Leave the last seam open – you’ll need to trim the top before finishing this seam. Lay
the skirt out flat and steam press the seams to one side, all in the same direction, or
press them all open, whichever you prefer.

To get the skirt nice and even all around, use a tape measure or long ruler to measure
an even length and some chalk or straight pins to mark it before cutting, then carefully
trim the tops of the neckties.

Once the top of the skirt is evenly trimmed, stitch up the final seam, leaving a 7-9”
opening at the top to allow for the zipper

Making a lining for the skirt is optional, but I do recommend it. With all those seams, the
lining makes the skirt more comfortable and it will look more finished and less

For the lining, cut two pieces of fabric (light weight rayon, acetate nylon or similar) in a
shape as shown above, wider at the bottom. The top edge of each piece should be 1/2
your waist measurement plus about 3 inches for gathering and to allow for seams. The
length should be less than the length of the outer skirt, so that the bottom, when
hemmed, falls well above the points of the ties (as shown below). Hem the lining with a
small rolled hem.

Machine-baste the top edge of the outer skirt and the top edge of the lining (separately).
With wrong sides together and matching up zipper openings, stitch the top edge of the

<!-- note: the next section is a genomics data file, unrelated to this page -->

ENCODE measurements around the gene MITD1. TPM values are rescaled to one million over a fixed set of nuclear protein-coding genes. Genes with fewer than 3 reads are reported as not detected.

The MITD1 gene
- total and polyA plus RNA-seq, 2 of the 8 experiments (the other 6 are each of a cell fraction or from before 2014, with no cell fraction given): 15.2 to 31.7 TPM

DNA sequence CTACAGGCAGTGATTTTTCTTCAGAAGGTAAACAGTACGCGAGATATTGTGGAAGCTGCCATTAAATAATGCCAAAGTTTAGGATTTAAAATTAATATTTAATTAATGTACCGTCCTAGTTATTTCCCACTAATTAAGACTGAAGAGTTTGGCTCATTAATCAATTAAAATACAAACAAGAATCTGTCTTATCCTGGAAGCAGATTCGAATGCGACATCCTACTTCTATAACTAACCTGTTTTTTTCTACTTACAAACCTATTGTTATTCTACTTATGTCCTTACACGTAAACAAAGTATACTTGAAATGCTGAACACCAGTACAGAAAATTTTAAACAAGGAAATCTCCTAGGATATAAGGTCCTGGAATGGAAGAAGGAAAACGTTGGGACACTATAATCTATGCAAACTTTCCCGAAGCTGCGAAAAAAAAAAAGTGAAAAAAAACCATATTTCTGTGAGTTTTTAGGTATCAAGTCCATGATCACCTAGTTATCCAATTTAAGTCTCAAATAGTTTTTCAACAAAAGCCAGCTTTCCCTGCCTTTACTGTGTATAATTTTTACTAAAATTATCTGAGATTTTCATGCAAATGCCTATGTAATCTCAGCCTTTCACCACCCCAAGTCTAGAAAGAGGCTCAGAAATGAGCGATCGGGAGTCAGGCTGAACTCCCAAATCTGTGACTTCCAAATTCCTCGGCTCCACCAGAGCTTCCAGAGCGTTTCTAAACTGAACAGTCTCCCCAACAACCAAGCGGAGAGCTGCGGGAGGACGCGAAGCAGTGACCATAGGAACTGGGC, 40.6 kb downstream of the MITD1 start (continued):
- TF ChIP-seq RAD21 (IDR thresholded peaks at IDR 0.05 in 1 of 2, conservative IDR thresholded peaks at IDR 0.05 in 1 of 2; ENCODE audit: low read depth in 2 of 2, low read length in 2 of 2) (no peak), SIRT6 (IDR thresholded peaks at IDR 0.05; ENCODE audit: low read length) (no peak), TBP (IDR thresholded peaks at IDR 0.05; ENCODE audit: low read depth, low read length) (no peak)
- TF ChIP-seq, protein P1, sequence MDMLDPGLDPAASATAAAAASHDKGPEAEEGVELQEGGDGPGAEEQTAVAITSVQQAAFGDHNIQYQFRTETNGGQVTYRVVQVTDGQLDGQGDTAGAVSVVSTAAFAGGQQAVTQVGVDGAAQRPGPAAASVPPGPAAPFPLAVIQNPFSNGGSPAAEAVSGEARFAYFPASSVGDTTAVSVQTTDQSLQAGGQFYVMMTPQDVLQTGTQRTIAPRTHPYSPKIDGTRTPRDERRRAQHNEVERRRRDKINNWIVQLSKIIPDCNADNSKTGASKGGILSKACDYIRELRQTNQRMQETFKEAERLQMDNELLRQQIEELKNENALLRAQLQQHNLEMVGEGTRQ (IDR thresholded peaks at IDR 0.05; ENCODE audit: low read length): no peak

outer skirt to the top edge of the lining, gathering to fit if they don’t match exactly (use
the machine basting to pull the gathers).

Attach the zipper to the outer skirt (following any basic method you would use for adding
a zipper, e.g. the package directions). Press the edges of the open part of the lining
over the zipper and hand or machine stitch to back side of zipper.

Now you’re ready to make the waistband. Get an exact measurement of your waist. If
you want the skirt to fall a bit below the waist, measure there instead. Using one of the
leftover tie ends, cut a piece about 2 inches wide and the length that matches your waist
measurement plus an additional 2 inches. If one of the tie ends is not long enough,
stitch two together – this makes for a more colorful waistband.

Press under 1/4 inch along one long edge of waistband. With right sides together, stitch
the other long edge of the waistband to the top edge of the skirt (1/4 inch seam), leaving
the zipper open and allowing the extra inch of waistband to extend past each end at the
zipper opening. Gather top edge of skirt as needed to fit the waistband.

Fold the waistband in half lengthwise (unfolding the pressed edge), right sides together,
and stitch the ends with 1/4 inch seam, as shown below.

Turn the waistband right sides out and fold the pressed edge under again. Then stitch
the waistband closed, staying close to the edge, and leave a small opening at both ends
for the optional elastic to be snaked in.

Sew a hook and eye, a snap, or a button and button hole to the ends of the waistband
to close it. Try it on once more to decide if you want to add the elastic. I like elastic
because the soft fabric of the waistband can tend to stretch a bit while you wear it and
the elastic keeps it in shape.

Cut a length of elastic a bit smaller than your waist measurement and snake it into the
waistband with a safety pin. Remove the safety pin and stitch the elastic to the
waistband with a neat line of stitching across each end, then stitch up the opening.

When the skirt is all finished, steam press it and wear it with pride! And send me

P.S. You’ll need to dry clean this skirt - I use a home dry cleaning product called Dryel,
available at most U.S. supermarkets.